With that said within only a short time all the fighting in the area came to a tragic end. On a hot summers night back in 1944, Two Hills Hall was standing room only. After my grandfather and his older brothers all convincingly won their bouts, all three stood ringside to take in the main event. Two men who had become well known fighters, St. Paul’s George Werenka and Cyclone Fred Taylor from Gibbons, were about to clash in a heavyweight battle. My grandfather told me there had been several weeks of build up for the fight and the winner was expected to move on to the national boxing scene. According to my grandfather it was a hard, tough fight and Taylor landed more punches, but Werenka landed the much heavier ones. At the end of the eighth round Taylor walked over to his corner and sat down. Suddenly he went limp sliding off his stool and laid unconscious on the canvas. Taylor was taken to Edmonton, but died at the entrance of the University Hospital. My grandfather said it was a shaking experience for he and his brothers, as well as the whole town. Werenka was not held responsible and went on to become the Canadian Navy’s heavyweight champion. Shortly thereafter, the Edmonton and District Boxing Commission tightened requirements for staging professional boxing and fairly so. The changes were of a nature that made it impossible for small towns to afford to promote boxing and as my grandfather said, it was as it should be.

This was one of only countless stories he told me over the years and these stories of his youth and his days as a young man were magical to me. They always whisked way to another time and another way of life far away from the world that is today. Even more importantly, his willingness to share not only the stories of his life but his emotions, his feelings and his dreams led me to get to know the man as well as I have ever known anyone in my life, and in return he got to know me. The connection was felt by us both. We were friends and like old buddies we would argue about sports and politics, pissing each other off at times. At the same time we would share the most intimate and personal feelings with one another.

My grandfather passed away on January 20th, 2003. I think of him 10 seconds out of every day and afterward, always think of how lucky I am to have had in my life. Then I realize he’s still right here with me and I journey back into the big wide world, my wings lifted once again by his ever-present memories, and above above all else by the living monument to his life that is the family farm.

Yes. I am indeed a lucky man.


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David Anthony Hohol


Born in Edmonton, Canada, RELATIVITY OnLine’s Editor-in-Chief has a BA in English Literature from the University of Calgary and an MA in Creative Writing, with a specialization in biographical and auto-biographical research, from Warnborough College in Dublin, Ireland. Hohol has worked or studied in North American, Asian, Middle Eastern, and European circles of Education and has been a published writer since 2005. After several years in Japan, working in the city of Tokyo, he currently resides in Dubai, UAE, where he serves as the Vice Principal at the Institute of Applied Technology in Ajman. From Rwanda to Sudan, Iran to North Korea, Hohol has been a visitor to more than forty countries. His global odyssey provides RELATIVITY OnLine with its grounding force of multiplicity.

































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Brown Eye for the White Guy: The White Man’s Burden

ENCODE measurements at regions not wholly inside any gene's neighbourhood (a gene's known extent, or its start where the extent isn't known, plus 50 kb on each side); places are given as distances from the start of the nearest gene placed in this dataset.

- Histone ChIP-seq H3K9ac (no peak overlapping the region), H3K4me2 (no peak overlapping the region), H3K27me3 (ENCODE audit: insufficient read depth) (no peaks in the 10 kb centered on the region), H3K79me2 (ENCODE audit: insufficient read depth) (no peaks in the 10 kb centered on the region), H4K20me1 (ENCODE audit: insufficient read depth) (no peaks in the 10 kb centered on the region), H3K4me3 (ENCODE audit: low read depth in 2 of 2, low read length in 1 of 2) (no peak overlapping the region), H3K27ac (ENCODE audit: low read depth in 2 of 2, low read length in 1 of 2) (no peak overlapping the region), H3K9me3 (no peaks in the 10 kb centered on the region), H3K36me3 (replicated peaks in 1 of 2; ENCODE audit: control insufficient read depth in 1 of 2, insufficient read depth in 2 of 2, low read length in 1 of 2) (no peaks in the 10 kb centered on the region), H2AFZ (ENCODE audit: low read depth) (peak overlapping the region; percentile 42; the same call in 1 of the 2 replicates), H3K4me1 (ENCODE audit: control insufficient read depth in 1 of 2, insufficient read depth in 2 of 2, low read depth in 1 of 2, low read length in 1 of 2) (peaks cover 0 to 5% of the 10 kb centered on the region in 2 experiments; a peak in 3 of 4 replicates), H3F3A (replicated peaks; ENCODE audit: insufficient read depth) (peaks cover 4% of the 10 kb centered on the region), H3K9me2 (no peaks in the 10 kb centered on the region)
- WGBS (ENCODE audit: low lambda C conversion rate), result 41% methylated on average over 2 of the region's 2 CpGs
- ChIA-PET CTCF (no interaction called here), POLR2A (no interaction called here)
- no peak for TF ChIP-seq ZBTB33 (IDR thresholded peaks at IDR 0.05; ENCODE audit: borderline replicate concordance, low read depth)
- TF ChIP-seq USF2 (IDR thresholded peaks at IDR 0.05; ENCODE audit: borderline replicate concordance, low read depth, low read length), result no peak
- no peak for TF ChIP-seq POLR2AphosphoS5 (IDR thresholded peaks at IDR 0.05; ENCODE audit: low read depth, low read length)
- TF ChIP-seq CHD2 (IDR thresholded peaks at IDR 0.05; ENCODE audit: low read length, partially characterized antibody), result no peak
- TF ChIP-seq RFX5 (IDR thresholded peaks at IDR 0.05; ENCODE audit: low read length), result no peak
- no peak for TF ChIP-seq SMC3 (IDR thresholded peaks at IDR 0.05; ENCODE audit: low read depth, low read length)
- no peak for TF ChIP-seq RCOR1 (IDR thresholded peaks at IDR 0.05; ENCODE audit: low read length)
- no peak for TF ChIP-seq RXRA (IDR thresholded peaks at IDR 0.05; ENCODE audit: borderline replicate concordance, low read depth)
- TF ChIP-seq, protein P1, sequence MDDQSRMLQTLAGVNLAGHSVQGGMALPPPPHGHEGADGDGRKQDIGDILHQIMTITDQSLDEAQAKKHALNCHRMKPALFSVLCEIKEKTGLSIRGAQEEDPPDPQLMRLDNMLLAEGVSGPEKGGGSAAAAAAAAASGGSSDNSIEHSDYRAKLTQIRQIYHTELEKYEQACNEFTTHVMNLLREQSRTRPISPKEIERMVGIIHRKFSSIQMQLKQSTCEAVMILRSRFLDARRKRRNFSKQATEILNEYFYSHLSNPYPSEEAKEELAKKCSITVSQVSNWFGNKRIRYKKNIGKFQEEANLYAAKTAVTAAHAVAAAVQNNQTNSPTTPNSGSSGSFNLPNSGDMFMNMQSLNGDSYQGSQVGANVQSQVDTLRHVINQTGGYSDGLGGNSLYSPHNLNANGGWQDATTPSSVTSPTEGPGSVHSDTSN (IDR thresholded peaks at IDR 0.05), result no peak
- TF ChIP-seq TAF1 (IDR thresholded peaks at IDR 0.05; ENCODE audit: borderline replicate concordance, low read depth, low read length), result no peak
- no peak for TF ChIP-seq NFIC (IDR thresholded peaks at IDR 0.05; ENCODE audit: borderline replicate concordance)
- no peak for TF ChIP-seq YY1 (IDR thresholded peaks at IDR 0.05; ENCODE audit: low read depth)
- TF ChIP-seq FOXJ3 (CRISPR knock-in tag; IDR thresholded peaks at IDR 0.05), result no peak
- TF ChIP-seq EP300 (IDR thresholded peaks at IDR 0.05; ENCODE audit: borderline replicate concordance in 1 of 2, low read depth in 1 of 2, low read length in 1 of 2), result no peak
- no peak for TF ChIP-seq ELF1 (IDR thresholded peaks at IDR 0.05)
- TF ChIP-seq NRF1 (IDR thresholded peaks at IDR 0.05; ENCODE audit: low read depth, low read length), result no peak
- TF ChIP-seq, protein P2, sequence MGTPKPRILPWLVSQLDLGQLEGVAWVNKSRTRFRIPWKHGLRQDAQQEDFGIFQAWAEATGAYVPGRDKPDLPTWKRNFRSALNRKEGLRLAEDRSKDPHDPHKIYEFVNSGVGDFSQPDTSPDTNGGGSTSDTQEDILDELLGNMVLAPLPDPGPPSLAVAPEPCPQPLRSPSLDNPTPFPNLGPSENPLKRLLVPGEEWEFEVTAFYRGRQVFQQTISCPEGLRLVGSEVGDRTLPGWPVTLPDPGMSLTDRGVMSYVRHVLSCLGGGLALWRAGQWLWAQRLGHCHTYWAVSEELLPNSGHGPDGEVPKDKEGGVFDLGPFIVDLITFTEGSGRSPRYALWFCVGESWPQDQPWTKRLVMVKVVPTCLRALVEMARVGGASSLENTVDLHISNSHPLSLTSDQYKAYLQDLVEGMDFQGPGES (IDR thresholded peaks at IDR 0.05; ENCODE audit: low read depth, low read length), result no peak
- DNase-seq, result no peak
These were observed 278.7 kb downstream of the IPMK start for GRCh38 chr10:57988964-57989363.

RacismFrom Dubai Correspondent James O’Hearn…

In 2005 I married a wonderful young woman named Nerissa D’Souza. Her family is Goan, and though she is Indian by nationality, she spent her entire life in Dubai. When I moved to Dubai in 2006, I moved in with her family, and by 2007 I had become a “traditional” Indian son-in-law, that is, I became the sole earner supporting a multi-generational family.

Embracing my “Indian” identity, I learned to eat spicy curries every day, I fell in love with cricket, I learned to name the major political parities in India and speak at some length about their policies, I became able to hold forth on the differences between the many different religious, cultural and lingual groups in India, and I learned to love Bollywood movies. But even though I am now far more “Indian” than my in-laws will ever be “Canadian,” I have only ever been merely tolerated, not accepted by them.

So what does this have to do with race or racism?

Before I moved to Dubai, my wife and I were in desperate straits. Prevented from finding work on account of a visa mix up, my wife had to stay at home while I worked three to four jobs at a go, dropping jobs and getting new ones wherever I could eke out a few more dollars. After our first child was born, and freshly out of university with a mountain of debt, we hit the wall, so to speak. We had no money left, not enough coming in, and could see no way of rectifying our situation but for one – we had to leave Canada.

When I arrived in Dubai, a few months after I had sent my wife and child ahead of me, I was a nervous wreck. With only a couple hundred dollars to my name, living at my in-laws, and upon their kindness, I felt lower than I had at any point in my life. Yet my wife was entirely unconcerned. Why? Because, as she told me, soon after I arrived, I was “white,” and we were in Dubai.

Three years earlier, when I had lived in Japan, I had my first taste of what it was like to be a “minority.” Words like “minority” and “mainstream” get tossed about so much in Canada, with such specific associations, that it took me a while to see myself as the minority. In Japan I encountered racism every day, from mild examples to extreme xenophobia. But Japan is very homogeneous, and Japan has a long history of fearing and avoiding outsiders, so I didn’t think much of what I saw. The racism was never specific, just a matter of those who exhibited nihonjinron (Japaneseness) and those who did not. You were wither nihonjin or gaijin – Japanese, or Foreign.